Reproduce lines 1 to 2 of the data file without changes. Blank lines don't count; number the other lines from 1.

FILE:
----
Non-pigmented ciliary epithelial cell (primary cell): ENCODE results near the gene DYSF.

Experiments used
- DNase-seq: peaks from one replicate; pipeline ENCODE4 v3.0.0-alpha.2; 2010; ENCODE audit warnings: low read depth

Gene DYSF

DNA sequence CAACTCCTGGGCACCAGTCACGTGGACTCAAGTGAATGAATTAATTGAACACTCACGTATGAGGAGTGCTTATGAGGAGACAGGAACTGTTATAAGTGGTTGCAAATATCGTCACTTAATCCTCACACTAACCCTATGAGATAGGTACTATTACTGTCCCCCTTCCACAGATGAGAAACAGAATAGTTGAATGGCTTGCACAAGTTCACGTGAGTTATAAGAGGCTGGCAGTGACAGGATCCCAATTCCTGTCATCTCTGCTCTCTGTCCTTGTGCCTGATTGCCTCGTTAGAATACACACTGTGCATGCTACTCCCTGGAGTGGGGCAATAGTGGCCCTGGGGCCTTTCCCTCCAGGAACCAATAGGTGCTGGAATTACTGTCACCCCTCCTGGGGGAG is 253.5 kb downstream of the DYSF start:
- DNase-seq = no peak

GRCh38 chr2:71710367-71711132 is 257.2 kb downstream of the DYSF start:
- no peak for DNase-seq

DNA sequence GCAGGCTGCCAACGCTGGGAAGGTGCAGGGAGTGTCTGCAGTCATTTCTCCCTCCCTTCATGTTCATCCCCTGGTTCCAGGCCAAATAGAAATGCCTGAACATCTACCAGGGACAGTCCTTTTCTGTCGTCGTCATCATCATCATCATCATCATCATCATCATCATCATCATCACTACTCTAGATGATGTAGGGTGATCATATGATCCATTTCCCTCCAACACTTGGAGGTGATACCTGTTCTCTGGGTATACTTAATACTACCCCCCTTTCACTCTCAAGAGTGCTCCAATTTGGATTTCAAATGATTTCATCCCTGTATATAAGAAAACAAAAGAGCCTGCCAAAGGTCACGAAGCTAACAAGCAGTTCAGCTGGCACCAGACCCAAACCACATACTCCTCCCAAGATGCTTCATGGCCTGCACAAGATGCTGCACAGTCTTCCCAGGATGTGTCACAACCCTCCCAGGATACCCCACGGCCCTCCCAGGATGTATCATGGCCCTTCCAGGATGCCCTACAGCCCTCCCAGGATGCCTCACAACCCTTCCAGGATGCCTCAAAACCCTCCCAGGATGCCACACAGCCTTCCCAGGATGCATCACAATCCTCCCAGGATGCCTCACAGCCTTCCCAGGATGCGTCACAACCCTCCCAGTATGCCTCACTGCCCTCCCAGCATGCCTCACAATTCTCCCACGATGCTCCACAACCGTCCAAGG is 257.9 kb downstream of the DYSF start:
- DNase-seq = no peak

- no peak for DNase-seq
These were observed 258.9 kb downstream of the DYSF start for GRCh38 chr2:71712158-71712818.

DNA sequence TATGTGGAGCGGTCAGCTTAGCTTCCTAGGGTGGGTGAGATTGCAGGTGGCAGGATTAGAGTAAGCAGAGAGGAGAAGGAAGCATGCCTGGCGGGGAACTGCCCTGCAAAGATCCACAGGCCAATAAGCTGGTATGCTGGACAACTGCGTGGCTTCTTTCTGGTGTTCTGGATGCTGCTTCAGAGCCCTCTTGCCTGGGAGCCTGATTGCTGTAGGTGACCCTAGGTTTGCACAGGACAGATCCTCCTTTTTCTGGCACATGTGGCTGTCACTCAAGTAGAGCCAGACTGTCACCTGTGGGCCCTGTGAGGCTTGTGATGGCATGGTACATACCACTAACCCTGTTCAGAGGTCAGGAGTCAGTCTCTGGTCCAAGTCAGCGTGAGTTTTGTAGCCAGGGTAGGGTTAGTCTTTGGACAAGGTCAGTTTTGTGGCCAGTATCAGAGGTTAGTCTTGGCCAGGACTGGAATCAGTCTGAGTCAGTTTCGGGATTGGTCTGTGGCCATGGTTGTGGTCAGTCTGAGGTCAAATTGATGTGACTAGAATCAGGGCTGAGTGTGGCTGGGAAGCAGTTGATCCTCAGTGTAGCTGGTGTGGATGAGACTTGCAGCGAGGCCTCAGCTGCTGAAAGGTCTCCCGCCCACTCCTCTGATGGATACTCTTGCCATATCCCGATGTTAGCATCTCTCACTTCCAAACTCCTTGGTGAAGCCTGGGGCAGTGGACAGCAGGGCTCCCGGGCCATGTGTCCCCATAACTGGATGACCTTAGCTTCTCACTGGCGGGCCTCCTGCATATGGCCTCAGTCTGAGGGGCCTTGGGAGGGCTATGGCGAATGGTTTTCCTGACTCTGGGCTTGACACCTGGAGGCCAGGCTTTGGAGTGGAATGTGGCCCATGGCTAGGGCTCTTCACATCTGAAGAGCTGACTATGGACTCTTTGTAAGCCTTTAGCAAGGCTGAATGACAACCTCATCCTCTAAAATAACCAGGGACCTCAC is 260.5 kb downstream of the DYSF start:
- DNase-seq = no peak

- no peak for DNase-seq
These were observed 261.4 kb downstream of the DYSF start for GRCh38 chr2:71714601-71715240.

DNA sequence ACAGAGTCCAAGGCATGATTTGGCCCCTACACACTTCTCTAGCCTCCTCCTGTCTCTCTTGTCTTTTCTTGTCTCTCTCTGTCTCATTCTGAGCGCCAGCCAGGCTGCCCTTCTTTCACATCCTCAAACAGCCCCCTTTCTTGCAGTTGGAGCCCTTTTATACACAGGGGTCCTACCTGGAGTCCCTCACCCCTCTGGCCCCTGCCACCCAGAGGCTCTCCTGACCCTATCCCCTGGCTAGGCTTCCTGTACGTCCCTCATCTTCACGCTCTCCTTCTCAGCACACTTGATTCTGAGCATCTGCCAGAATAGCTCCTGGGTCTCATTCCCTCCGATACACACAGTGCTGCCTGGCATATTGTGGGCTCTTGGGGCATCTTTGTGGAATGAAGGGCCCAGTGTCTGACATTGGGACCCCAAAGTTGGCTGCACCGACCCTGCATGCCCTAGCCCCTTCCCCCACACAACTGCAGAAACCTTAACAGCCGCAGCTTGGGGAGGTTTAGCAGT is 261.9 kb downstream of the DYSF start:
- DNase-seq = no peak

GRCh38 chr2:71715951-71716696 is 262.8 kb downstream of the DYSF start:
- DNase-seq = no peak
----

Non-pigmented ciliary epithelial cell (primary cell): ENCODE results near the gene DYSF.

Experiments used